Brain and Body

Researchers May Have Discovered a World-First New Treatment for Alcohol Addiction

April 15, 2016 | Kelly Tatera

Drunk, hungover, alcohol, man
Photo credit: pixabay.com

“An internationally-significant breakthrough.”

In what researchers are calling an “internationally-significant breakthrough,” a team of neuroscientists in Australia, led by Queensland University of Technology, say they may have discovered a world-first new treatment for alcohol addiction — and conveniently, it’s in the form of a drug that is already approved by the Food and Drug Administration (FDA).

According to the media release, alcohol addiction causes nearly 3.8 percent of deaths worldwide, and the current treatment options are shaky at best.

"Drugs currently used for AUDs (alcohol use disorders) — acamprosate, naltrexone and disulfiram — have limited success — so this is a ground-breaking development with enormous potential," said Professor Selena Bartlett from QUT’s Institute of Health and Biomedical Innovation.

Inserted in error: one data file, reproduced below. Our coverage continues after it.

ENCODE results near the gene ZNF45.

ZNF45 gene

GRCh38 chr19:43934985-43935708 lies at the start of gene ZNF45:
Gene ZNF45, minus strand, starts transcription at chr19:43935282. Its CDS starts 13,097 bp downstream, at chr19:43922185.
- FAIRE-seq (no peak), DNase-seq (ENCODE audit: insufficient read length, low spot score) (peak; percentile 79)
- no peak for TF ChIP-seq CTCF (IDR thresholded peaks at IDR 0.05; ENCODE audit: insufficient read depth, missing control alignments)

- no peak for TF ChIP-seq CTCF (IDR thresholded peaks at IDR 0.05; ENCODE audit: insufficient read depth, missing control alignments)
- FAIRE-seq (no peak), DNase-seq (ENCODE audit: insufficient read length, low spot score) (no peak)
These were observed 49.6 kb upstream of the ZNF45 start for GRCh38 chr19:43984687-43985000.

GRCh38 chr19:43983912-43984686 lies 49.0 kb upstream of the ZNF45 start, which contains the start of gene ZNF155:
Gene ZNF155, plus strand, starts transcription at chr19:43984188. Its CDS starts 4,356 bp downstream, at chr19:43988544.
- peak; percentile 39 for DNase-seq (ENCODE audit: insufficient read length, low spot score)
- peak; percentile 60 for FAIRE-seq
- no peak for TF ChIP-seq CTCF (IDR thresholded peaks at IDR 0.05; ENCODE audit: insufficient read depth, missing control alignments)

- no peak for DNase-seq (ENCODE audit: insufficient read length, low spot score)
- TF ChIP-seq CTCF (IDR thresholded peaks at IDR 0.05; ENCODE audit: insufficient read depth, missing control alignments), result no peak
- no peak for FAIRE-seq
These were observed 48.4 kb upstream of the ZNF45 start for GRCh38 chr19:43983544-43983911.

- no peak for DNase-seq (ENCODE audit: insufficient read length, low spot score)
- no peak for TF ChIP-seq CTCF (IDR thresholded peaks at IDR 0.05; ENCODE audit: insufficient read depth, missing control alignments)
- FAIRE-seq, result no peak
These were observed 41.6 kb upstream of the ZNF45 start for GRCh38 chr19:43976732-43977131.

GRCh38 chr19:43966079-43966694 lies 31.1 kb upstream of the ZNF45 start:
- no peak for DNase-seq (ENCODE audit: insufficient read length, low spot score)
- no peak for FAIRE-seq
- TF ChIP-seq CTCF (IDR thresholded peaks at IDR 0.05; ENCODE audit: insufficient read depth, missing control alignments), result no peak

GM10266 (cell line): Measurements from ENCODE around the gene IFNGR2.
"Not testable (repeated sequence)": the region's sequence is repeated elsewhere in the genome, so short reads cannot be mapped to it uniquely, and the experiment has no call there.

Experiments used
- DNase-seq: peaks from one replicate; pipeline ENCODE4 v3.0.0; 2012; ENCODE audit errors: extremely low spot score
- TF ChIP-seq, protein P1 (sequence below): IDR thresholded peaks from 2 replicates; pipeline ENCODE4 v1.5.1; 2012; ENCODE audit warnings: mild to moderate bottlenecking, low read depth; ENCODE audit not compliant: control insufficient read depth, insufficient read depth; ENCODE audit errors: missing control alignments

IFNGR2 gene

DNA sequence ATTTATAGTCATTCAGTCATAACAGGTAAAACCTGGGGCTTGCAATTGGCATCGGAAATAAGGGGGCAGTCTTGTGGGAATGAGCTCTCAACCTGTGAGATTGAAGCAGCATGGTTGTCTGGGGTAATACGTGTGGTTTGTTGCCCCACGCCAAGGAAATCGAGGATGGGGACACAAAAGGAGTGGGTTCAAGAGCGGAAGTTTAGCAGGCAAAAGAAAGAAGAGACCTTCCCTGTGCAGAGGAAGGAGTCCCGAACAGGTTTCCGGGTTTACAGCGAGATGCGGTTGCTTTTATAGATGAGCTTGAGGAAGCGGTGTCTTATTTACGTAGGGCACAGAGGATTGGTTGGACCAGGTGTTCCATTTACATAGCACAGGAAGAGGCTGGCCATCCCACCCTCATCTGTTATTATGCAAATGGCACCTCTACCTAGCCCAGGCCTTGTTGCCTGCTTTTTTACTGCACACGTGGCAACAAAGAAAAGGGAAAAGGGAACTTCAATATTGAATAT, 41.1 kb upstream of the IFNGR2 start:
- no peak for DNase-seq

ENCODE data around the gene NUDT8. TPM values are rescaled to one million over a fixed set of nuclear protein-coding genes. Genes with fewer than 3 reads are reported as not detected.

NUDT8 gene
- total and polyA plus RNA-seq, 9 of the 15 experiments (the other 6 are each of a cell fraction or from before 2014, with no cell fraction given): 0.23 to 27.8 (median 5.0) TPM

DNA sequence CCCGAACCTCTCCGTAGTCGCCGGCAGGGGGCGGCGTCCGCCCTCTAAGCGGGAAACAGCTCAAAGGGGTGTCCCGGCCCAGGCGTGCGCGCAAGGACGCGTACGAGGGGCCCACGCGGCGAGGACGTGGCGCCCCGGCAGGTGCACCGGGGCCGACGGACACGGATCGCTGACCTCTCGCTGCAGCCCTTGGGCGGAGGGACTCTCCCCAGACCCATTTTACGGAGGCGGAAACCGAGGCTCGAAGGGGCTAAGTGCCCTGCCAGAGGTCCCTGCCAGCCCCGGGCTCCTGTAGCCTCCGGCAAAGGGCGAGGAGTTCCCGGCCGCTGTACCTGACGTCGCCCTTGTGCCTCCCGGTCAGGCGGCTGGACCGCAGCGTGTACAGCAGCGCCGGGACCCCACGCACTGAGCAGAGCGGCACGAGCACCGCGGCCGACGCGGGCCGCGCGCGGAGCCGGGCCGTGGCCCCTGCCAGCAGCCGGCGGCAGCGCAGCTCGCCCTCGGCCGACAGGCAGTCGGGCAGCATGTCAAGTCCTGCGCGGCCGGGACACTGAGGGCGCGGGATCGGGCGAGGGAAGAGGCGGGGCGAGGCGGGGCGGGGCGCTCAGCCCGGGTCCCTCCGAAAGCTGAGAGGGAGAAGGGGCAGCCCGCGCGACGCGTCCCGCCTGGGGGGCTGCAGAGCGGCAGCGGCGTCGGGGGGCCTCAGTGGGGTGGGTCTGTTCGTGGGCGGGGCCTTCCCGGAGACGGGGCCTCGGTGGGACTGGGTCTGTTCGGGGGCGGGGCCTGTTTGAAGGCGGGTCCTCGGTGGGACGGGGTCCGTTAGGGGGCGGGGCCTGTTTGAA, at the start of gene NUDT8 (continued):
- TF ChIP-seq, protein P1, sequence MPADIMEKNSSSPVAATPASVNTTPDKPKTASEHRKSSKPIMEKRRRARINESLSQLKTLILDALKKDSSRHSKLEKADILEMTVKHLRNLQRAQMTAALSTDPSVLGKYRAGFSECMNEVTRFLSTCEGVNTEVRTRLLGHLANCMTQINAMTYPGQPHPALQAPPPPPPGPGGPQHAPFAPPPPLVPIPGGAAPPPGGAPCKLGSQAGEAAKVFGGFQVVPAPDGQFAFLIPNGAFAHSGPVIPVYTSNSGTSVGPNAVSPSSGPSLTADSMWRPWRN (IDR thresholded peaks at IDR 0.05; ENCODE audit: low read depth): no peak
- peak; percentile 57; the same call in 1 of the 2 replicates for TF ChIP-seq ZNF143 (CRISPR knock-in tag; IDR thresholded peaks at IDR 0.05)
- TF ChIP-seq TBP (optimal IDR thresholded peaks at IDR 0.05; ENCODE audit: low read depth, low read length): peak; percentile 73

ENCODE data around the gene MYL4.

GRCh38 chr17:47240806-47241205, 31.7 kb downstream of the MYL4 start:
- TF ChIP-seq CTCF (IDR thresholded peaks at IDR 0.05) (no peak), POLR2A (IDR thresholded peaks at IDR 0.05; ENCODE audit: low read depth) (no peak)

SEE ALSO: New Research Shows That Just the Smell of Alcohol Is Enough to Break Down Willpower

Now, based on new research, the scientists are confident about a drug called pindolol, which is an FDA-approved beta blocker used to treat high blood pressure and angina. Beta blockers are a class of drugs that prevent the stimulation of the receptors in the body that are responsible for increased cardiac action — thus controlling heart rhythm and reducing blood pressure.

"In an internationally-significant breakthrough, our study showed pindolol was able to reduce ethanol/alcohol consumption, particularly in relation to binge drinking, a key behaviour observed in human alcohol dependence,” Bartlett said.

The data collected in the study, which is published in the journal Addiction Biology, revealed that pindolol diminishes alcohol intake in animal models of binge-alcohol consumption.

According to researcher Omkar Patkar, this preclinical study is the first step towards “fast tracking” pindolol into human clinical studies, eventually creating the potential to use the drug as treatment for AUDs.

"More research is required but we believe the results from our study show that pindolol represents a novel, safe and ready to test treatment therapy option for managing alcohol dependence in humans,” Patkar said in the release.

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